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Leveraging NLP for Regulatory Compliance

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Natural language processing (NLP) is being used to accelerate every step of the compliance journey, from identifying relevant regulatory updates to understanding their content to mapping the changes onto internal infrastructure, according to panellists on a recent A-Team Group webinar, ‘Leveraging NLP for regulatory compliance’.

Key takeaways included:

  • Many firms have yet to recognise the potential of NLP
  • Complementary disciplines are a vital element of any NLP strategy
  • NPL is applicable to both rules- and principles-based regulation
  • Firms need to be realistic about what can be achieved

The webinar examined how NLP, an emerging form of artificial intelligence (AI), is impacting work flows in the regulatory and compliance space. It featured panellists Yin Lu, head of product at Cube Global; Selja Seppala, lecturer in the department of business information systems at University College Cork;  and Melanie Williams, senior regulatory change manager at Revolut.

The webinar kicked off with an audience poll, asking attendees what types of technologies they were using. Almost half (46%) referred to machine learning, with 38% mentioning NLP. Almost one-third (31%), however, said they were not using any form of AI, which underscores the challenge faced by those encouraging more universal adoption.

The panel discussed how best NLP is used in the compliance space. According to one webinar participant, NLP’s extensive use of speech and text-based data makes it particularly relevant to regulatory change management, which relies on analysis of text. This panelists also suggested NLP could be applied to fraud detection, which typically draws on surveillance of both voice and electronic communications channels. More broadly, the technique can be used to identify relationships within and between datasets, making it useful for fraud detection, counter terrorism and anti-money laundering (AML).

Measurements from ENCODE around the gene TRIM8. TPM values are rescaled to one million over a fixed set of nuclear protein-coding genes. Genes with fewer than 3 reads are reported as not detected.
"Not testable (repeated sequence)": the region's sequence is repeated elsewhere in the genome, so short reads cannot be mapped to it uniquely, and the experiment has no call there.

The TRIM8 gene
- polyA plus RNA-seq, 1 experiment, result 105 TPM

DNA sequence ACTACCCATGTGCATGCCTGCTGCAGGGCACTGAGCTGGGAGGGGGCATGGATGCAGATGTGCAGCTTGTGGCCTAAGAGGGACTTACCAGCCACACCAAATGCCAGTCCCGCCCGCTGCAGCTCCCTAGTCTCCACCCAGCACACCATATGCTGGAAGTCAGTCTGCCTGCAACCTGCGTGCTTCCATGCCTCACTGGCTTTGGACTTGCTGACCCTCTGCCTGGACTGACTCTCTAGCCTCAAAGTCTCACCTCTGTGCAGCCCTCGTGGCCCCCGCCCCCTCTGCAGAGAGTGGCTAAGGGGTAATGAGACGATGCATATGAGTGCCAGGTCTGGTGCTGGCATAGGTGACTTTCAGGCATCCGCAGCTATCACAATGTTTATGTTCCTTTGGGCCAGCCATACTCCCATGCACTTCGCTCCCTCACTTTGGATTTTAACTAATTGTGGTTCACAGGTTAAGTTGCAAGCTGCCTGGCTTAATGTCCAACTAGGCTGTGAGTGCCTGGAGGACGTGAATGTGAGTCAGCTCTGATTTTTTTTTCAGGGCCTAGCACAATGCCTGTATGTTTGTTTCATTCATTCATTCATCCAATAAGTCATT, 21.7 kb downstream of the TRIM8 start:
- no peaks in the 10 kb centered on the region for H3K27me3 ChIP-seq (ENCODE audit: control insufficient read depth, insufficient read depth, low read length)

The panel identified three characteristics of text that make NLP a compelling capability as part of firms’ compliance efforts. Firstly, most text-based compliance data is extremely long. Secondly, the complexity of text is very high – not just the terminology but self-referencing and cross-referencing within the document. The Bank of England demonstrated this when it compared pre-crash regulatory text with post-crash regulatory text and found that it took longer to process linguistic units.

The third aspect addresses the lack of standardisation in terms of language (as humans often talk about the same concepts in different ways) and data format. For the most part, firms are dealing with regulation that is not machine-readable. To allow computer processing of text-based rules, NLP can be used with techniques like computer vision – an interdisciplinary scientific field that allows computers to gain high-level understanding from digital images or videos – to extract key points from text and put them into machine-readable format.

The panel agreed that regulatory requirements are becoming more demanding, which is driving financial institutions to consider NLP as a response. NLP creates the promise of greater efficiency as compliance teams spend less time manually scanning documents to find relevant elements and keep track of incremental changes, and use NLP technology instead to automate tracking of all the relevant content segregated by type. Using NLP, compliance executives can determine between an obligation and merely guidance or general market information. This too frees up time for other tasks and reduces human error.. All this helps demonstrate compliance to regulators.